1. Hi Shoshana. That’s a re good point. There’s not much use in being mad when you factor in how much time we have. That is, unless anger serves you. I think sometimes it serves me, but only when I have the strength to throw my sunglasses against the wall. Haha. Thanks for your kind words!

  11. I’m not dying any time soon. With that said, I’ve had a few “almosts.” I was diagnosed with kidney disease from lupus in 2005 and decided (with at the time hubby, now ex) to try for a baby before going on meds. The pregnancy was horrible, 90+ lbs of fluid built up, including on my brain, almost stroked, on bed rest at 26 weeks, delivered via c-section at 28 weeks and was released from the hospital 9 days after giving birth. My daughter was in the NICU for 55 days. There was also the time I got sepsis and was in ICU for weeks, the time I had acute renal failure, all the times I just physically couldn’t move my body without excruciating pain, etc… you get my point. 😉 Each time is a long recovery time and each time I am close to remission towards the end but because I am so stubborn in wanting to experience life and all it has to offer as much as I can, I never wait until I am fully well, go in head first and come back weaker. I’m not going to lie, it is worth it every time. I have finally this year beat my pattern of going into the hospital 3+ times per year. I talk about lupus and educate, but the approach I go for is more on a sarcastic level. If I am too straight forward, cut and dry, the facts of lupus and my 2 kinds of kidney disease, depression sets in. I battle within my head daily and need to keep things as positive as possible because the mental struggle is by far the worst part of everything. So, for instance, I have a malar face rash. Wonderful! It is my natural blush that I can blend with my foundation and use it to my advantage. I’m extremely anemic right now and live in Florida. I am loving being anemic in summer because while it is 1000 degrees and everyone around me is dying of heat stroke, I’m all over here huddled in my heating blanket in the house. Things like that. When I feel well, I go go go. I want to be able to look back at all the fun I have had during those times I am trapped in bed or in a hospital and tell myself it was worth it. I’ve been on disability since 2009.😊

  12. Loved this article. I have two chronic illnesses, one of them is Crohn’s disease. And the main gifts I have receive from this miracle is being able to withdraw the need of the “following period of time in my life”. I just appreciate the present, allowing it to shower me with the simplicity of everyday things.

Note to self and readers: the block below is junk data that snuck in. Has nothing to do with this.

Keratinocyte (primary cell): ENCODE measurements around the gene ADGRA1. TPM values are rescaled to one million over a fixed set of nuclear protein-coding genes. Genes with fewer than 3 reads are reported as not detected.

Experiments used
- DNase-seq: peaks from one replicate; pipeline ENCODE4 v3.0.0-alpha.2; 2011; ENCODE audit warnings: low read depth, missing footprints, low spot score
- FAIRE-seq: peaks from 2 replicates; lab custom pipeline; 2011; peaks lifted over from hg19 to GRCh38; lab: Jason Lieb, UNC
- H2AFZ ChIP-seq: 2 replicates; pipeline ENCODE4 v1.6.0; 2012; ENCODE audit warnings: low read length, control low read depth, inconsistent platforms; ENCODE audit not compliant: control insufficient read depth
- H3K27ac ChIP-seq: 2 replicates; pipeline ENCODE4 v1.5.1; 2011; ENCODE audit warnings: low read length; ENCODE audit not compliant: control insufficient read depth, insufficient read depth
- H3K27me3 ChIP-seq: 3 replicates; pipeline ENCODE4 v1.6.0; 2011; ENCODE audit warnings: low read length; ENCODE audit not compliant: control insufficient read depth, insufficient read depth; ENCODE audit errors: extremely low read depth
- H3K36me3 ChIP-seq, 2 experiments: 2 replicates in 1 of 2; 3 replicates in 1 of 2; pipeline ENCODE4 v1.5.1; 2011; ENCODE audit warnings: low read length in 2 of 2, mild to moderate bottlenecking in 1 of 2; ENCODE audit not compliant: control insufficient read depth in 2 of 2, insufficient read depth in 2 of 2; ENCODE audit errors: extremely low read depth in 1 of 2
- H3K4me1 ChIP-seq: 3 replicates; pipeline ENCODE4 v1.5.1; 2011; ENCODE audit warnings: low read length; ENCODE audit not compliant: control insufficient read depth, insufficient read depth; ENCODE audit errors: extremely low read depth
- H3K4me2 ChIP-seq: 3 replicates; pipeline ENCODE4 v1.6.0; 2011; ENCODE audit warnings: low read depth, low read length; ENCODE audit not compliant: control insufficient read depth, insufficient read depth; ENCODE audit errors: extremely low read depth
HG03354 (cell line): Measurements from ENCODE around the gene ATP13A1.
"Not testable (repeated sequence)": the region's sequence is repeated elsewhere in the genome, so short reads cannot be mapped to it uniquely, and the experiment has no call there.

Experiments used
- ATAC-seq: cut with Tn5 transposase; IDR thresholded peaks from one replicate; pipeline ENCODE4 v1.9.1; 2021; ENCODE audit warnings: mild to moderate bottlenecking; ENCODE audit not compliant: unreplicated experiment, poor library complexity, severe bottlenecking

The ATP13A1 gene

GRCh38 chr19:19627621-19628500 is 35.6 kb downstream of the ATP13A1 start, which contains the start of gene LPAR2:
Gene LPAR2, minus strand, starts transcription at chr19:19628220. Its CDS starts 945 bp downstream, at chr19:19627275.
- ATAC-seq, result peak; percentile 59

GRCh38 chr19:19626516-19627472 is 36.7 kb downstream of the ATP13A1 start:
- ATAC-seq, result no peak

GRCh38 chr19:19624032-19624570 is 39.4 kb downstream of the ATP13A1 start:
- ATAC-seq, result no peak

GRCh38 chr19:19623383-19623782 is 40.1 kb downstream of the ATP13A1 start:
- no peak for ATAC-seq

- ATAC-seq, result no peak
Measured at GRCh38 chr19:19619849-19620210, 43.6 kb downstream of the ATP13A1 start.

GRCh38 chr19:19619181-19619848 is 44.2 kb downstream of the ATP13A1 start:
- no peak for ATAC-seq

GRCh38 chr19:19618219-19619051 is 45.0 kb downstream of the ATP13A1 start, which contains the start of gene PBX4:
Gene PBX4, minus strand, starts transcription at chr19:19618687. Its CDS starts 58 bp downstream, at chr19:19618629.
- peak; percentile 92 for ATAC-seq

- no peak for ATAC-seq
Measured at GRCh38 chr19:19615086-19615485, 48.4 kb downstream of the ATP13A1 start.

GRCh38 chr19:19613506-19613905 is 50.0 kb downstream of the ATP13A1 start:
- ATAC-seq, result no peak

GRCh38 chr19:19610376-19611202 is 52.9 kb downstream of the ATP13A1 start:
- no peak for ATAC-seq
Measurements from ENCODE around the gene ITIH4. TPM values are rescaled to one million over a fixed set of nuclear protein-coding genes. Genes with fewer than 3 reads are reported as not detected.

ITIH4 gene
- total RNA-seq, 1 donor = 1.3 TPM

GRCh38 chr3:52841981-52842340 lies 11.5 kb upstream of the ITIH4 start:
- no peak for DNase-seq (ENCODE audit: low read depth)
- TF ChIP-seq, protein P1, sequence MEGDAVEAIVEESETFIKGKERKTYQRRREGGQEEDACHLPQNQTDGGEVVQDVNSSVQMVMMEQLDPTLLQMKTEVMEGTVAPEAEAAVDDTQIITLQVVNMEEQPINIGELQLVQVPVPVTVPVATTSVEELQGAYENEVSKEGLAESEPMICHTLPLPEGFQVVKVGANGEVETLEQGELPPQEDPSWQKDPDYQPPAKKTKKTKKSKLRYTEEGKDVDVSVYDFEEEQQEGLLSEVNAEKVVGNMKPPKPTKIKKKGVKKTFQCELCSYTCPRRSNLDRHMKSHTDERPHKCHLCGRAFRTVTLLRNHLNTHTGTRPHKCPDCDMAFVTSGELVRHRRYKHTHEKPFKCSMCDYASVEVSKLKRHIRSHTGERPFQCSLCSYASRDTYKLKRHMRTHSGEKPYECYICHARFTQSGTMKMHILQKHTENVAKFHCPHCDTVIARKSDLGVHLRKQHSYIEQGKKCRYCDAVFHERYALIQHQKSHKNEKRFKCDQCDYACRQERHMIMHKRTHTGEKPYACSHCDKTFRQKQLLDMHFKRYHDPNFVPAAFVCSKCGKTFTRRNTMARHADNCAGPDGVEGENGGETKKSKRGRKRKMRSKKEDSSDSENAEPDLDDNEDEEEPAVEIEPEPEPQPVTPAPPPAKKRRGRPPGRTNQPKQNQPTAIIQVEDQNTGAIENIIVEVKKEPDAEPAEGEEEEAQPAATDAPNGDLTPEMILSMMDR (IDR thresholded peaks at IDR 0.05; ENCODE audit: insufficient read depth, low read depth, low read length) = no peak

I also know that with my illness I’m not able to predict a long or short term death or quality of life. In fact last week I had a really dangerous episode of hypotension and I actually almost die…. I found that I already had the answer to that question: if I would die today I feel like I’ve lived to the best of my abilities and loved as much as I can. I understood that I had been building a present that is full of revelation and complete communion with life as it comes.
    So if I was dying… I will just continue to live this way. Aware of my infinite and undeserved gifts…

    1. Hi. That’s a really point. I think for the most part we are all living the best life we can and it wouldn’t really change if we were dying. Maybe little things would be different, or the occasional skydive haha.

      1. Hahaha! Well. I’m not sure if everyone is living the best as they can… I was certainly not doing so before I got sick 🙂
        But for sure there could be a couple of nice or crazy things one would want to do when using that time 🙂

  13. “That said, my health as it stands is enough that I can do both. It currently allows for both time and energy to be used for writing articles that raise awareness for MECFS and spending time with people I love. Yes, it often wrecks my body with pain and weakness, but it’s so worth it” – Thanks Jamison! So glad you put yourself out there. It is meaningful work and treasured by many!